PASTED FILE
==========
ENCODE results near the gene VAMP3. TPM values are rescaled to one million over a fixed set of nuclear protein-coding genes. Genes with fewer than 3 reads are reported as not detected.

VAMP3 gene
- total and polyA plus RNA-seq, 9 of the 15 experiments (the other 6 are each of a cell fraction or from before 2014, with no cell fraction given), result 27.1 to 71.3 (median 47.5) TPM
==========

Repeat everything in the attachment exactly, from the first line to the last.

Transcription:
ENCODE results near the gene VAMP3. TPM values are rescaled to one million over a fixed set of nuclear protein-coding genes. Genes with fewer than 3 reads are reported as not detected.

VAMP3 gene
- total and polyA plus RNA-seq, 9 of the 15 experiments (the other 6 are each of a cell fraction or from before 2014, with no cell fraction given), result 27.1 to 71.3 (median 47.5) TPM